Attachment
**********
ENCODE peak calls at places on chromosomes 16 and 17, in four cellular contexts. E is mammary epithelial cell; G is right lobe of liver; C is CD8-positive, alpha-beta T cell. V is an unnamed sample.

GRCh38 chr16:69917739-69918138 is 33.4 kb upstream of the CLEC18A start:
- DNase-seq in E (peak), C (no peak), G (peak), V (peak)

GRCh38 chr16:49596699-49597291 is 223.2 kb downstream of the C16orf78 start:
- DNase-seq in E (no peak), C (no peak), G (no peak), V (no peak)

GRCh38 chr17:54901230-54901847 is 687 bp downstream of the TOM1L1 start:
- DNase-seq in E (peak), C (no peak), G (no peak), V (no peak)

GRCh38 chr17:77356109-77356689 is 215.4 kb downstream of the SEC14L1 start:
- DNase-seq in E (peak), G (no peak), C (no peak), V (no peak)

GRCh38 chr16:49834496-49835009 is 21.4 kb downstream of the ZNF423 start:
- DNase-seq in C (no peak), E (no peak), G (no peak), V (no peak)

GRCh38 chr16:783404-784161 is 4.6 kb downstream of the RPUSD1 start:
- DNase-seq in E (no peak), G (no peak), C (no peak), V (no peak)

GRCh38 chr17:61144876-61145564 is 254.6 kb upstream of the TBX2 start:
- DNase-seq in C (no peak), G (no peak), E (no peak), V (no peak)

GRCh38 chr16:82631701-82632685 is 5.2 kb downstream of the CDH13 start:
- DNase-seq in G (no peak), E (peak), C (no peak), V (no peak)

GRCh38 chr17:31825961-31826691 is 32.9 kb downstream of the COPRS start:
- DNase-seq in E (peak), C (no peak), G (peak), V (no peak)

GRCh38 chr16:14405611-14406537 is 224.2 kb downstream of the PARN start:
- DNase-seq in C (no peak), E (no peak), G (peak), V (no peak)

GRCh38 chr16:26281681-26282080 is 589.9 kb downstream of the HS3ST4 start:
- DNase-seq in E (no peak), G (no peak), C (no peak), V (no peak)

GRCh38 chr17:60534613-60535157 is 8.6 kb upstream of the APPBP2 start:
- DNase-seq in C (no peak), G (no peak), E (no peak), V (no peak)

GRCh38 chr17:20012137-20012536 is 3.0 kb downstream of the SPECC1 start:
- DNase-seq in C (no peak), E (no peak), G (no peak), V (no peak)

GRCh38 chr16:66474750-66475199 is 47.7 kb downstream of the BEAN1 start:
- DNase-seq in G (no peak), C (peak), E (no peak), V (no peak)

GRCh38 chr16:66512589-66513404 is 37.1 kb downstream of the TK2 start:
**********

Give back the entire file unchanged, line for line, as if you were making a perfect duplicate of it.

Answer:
ENCODE peak calls at places on chromosomes 16 and 17, in four cellular contexts. E is mammary epithelial cell; G is right lobe of liver; C is CD8-positive, alpha-beta T cell. V is an unnamed sample.

GRCh38 chr16:69917739-69918138 is 33.4 kb upstream of the CLEC18A start:
- DNase-seq in E (peak), C (no peak), G (peak), V (peak)

GRCh38 chr16:49596699-49597291 is 223.2 kb downstream of the C16orf78 start:
- DNase-seq in E (no peak), C (no peak), G (no peak), V (no peak)

GRCh38 chr17:54901230-54901847 is 687 bp downstream of the TOM1L1 start:
- DNase-seq in E (peak), C (no peak), G (no peak), V (no peak)

GRCh38 chr17:77356109-77356689 is 215.4 kb downstream of the SEC14L1 start:
- DNase-seq in E (peak), G (no peak), C (no peak), V (no peak)

GRCh38 chr16:49834496-49835009 is 21.4 kb downstream of the ZNF423 start:
- DNase-seq in C (no peak), E (no peak), G (no peak), V (no peak)

GRCh38 chr16:783404-784161 is 4.6 kb downstream of the RPUSD1 start:
- DNase-seq in E (no peak), G (no peak), C (no peak), V (no peak)

GRCh38 chr17:61144876-61145564 is 254.6 kb upstream of the TBX2 start:
- DNase-seq in C (no peak), G (no peak), E (no peak), V (no peak)

GRCh38 chr16:82631701-82632685 is 5.2 kb downstream of the CDH13 start:
- DNase-seq in G (no peak), E (peak), C (no peak), V (no peak)

GRCh38 chr17:31825961-31826691 is 32.9 kb downstream of the COPRS start:
- DNase-seq in E (peak), C (no peak), G (peak), V (no peak)

GRCh38 chr16:14405611-14406537 is 224.2 kb downstream of the PARN start:
- DNase-seq in C (no peak), E (no peak), G (peak), V (no peak)

GRCh38 chr16:26281681-26282080 is 589.9 kb downstream of the HS3ST4 start:
- DNase-seq in E (no peak), G (no peak), C (no peak), V (no peak)

GRCh38 chr17:60534613-60535157 is 8.6 kb upstream of the APPBP2 start:
- DNase-seq in C (no peak), G (no peak), E (no peak), V (no peak)

GRCh38 chr17:20012137-20012536 is 3.0 kb downstream of the SPECC1 start:
- DNase-seq in C (no peak), E (no peak), G (no peak), V (no peak)

GRCh38 chr16:66474750-66475199 is 47.7 kb downstream of the BEAN1 start:
- DNase-seq in G (no peak), C (peak), E (no peak), V (no peak)

GRCh38 chr16:66512589-66513404 is 37.1 kb downstream of the TK2 start: